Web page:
Decades prior to that, several decades, in fact, motorcycles with intakes at the front and vice-versa were not that uncommon. The exhaust forward set up became common practice for several practical reasons, just as the majority of large displacement V-Twins have heads "reversed" and cylinders angled back. Yamaha here has reversed the head from what has now become standard for other practical reasons. Since EFI is reasonably commonplace, and perimeter frames were nothing new when Cannondale used one, the only particular design element unique to the Cannondale that the YZ uses is the reversed head. Hardly makes it a copy of any kind, especially considering that they are otherwise so different.
When Yamaha came out with the original 4-stroke MX bike, that was revolutionary. Cannondale took that concept and added tunable fuel injection, aluminum perimeter frame, and a rearward facing exhaust port. And they did it several years ago.
Your point as to evolution vs. revolution is spot on. The Cannondale was a mutant that died out for a lot of very good reasons, none of them having to do with where the exhaust port was. The YZ400 has been revolutionary.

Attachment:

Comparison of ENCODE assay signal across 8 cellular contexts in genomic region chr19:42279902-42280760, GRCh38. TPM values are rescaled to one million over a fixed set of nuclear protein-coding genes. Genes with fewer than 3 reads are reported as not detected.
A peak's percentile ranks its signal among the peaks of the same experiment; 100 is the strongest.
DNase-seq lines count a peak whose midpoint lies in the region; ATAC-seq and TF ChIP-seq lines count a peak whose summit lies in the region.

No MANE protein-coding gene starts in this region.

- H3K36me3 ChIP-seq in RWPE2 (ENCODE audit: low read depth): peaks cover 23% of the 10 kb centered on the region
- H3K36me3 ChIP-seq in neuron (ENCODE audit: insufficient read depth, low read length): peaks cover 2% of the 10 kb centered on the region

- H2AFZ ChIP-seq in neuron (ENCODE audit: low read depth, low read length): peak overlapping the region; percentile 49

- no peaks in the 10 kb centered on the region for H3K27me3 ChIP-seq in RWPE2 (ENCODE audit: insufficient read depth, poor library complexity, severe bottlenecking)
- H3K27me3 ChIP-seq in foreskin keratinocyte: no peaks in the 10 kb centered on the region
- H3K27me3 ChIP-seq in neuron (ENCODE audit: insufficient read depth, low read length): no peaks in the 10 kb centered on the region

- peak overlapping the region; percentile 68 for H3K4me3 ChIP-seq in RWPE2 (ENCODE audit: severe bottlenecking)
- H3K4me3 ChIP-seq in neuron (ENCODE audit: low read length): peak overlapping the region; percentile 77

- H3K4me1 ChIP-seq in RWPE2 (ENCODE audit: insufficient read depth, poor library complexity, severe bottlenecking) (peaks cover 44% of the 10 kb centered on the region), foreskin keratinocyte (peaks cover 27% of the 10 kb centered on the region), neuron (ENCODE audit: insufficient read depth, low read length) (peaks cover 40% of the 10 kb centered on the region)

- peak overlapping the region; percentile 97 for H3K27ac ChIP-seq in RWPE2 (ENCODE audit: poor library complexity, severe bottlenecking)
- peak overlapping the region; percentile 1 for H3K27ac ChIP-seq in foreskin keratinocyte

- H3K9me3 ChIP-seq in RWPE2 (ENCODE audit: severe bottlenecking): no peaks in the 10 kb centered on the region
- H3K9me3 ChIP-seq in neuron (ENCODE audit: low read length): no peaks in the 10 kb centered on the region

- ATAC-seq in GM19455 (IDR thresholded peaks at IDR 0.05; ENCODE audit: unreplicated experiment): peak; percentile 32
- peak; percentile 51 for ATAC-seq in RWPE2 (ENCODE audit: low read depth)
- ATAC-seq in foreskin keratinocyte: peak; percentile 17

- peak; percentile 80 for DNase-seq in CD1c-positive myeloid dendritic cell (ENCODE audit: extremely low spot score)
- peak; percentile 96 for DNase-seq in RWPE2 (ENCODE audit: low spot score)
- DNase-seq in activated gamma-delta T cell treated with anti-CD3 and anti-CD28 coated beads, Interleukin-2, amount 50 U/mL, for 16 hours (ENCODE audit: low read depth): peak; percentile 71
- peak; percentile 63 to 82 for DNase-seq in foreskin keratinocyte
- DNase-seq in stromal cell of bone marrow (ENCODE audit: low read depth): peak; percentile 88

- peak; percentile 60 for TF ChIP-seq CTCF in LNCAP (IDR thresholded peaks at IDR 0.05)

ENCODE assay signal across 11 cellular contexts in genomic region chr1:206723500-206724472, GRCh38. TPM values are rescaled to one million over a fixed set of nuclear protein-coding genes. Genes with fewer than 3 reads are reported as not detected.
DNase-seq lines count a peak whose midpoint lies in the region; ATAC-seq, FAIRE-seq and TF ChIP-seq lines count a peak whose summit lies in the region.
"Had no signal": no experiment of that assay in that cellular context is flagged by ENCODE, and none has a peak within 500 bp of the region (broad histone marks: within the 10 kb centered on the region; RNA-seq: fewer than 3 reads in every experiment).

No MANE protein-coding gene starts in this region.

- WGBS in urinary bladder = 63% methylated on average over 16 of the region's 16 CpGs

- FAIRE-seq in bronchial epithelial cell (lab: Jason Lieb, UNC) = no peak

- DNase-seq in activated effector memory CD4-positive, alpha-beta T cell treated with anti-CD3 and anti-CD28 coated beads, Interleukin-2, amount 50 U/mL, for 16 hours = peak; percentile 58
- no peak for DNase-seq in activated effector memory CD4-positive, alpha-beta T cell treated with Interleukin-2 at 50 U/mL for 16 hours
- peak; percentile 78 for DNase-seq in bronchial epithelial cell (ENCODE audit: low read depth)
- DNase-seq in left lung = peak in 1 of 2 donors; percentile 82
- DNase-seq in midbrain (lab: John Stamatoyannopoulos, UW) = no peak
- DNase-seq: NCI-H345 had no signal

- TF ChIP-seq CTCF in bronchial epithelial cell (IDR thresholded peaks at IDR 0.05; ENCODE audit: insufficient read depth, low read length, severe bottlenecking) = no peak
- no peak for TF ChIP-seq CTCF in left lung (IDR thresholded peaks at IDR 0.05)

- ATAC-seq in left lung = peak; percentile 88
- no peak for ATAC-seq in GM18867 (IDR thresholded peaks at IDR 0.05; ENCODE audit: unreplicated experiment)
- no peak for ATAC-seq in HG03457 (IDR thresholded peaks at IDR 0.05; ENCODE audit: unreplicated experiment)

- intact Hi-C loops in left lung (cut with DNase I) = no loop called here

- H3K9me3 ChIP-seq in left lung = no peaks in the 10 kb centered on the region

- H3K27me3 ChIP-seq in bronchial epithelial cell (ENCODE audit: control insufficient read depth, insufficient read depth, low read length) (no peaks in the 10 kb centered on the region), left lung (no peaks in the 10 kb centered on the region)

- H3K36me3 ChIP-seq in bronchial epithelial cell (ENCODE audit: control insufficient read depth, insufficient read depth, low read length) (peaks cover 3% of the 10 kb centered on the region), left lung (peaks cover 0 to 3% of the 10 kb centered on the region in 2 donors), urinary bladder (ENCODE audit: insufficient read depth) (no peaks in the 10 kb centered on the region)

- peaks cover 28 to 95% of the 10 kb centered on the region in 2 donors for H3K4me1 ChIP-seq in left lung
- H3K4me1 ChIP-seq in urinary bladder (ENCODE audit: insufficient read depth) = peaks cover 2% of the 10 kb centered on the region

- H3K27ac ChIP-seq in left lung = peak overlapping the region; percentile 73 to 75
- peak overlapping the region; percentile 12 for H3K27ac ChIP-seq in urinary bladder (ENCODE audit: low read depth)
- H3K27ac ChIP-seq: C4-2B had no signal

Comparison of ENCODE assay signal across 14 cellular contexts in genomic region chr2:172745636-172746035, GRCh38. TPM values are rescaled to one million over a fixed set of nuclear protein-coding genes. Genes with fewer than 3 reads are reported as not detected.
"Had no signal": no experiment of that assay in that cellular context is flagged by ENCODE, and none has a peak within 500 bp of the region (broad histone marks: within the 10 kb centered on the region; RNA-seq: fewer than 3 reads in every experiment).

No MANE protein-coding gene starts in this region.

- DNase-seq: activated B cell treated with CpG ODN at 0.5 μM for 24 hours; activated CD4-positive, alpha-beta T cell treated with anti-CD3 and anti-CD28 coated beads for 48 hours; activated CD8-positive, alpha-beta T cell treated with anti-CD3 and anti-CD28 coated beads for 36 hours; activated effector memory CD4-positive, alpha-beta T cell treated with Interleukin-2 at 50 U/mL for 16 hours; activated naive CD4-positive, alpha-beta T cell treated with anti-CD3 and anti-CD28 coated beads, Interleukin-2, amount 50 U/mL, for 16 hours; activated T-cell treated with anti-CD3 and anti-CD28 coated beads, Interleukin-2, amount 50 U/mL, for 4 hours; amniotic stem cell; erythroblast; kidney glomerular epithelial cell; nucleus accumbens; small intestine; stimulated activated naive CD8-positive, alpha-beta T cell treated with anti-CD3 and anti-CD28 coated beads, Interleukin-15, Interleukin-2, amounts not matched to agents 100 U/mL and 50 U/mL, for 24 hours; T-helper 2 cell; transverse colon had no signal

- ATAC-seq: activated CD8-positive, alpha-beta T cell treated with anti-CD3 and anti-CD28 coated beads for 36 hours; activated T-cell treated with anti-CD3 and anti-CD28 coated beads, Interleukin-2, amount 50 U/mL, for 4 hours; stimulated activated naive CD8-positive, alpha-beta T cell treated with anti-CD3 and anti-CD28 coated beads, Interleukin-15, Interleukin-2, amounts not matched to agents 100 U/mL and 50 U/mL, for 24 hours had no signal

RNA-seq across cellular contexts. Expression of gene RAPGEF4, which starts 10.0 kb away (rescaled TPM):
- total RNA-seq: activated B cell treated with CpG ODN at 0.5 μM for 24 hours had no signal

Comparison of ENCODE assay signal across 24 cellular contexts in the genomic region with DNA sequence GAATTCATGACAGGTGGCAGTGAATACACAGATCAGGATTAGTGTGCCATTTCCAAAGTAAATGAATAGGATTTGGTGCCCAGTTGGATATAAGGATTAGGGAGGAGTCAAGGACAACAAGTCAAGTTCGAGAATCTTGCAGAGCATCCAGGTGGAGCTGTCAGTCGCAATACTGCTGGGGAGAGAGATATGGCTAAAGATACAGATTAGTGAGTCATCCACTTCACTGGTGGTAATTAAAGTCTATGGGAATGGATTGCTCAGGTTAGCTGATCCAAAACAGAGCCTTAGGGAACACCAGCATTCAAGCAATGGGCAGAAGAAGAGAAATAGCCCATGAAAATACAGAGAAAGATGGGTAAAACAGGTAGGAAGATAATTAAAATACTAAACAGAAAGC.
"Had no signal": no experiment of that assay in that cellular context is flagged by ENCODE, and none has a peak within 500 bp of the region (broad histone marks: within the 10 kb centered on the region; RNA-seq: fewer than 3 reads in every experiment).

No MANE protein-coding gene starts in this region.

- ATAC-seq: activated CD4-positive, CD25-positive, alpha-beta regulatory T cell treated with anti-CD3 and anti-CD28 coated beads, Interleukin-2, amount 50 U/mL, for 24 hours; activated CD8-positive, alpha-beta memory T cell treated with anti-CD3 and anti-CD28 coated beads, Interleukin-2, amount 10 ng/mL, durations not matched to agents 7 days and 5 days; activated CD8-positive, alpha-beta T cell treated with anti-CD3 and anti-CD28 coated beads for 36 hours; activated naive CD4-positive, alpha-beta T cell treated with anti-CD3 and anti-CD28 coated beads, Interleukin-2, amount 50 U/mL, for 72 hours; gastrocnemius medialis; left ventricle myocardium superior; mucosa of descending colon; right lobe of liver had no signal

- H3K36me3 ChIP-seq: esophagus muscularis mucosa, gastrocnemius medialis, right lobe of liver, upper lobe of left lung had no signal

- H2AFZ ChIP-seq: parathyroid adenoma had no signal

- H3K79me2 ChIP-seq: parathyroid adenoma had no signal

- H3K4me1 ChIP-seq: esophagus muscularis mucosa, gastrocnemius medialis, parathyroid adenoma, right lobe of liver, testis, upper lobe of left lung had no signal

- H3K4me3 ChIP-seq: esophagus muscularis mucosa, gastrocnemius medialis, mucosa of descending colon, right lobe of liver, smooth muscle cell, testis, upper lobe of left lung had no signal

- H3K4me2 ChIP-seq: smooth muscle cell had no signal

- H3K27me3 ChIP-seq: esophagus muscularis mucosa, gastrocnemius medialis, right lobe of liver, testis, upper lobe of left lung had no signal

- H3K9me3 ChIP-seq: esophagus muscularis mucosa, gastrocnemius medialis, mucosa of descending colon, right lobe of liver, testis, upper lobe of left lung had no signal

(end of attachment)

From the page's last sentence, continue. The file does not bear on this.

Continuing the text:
You are slightly flawed my friend, 4 stroke motocross bikes had been around for years.... not as good, but they were there... so let's say this , the 4 stroke motocross bike from Yamaha, the YZ400, was Evolutionary, when the sport changed bc of it, it became revolutionary...
But it's well to recall that if you go far enough back in history, four-strokes dominated MX and every other form of MC competition until the mid 1960's, when two-strokes that were both reliable and powerful enough to compete finally emerged. You say four-strokes were not as good in those days, nothing was. Two-strokes of the 1950's were hopelessly unreliable, and not particularly fast, either. By the early 1970's the advantage of the modern two-stroke was great enough to have taken over MX almost completely, leaving the world as it was up to 1997.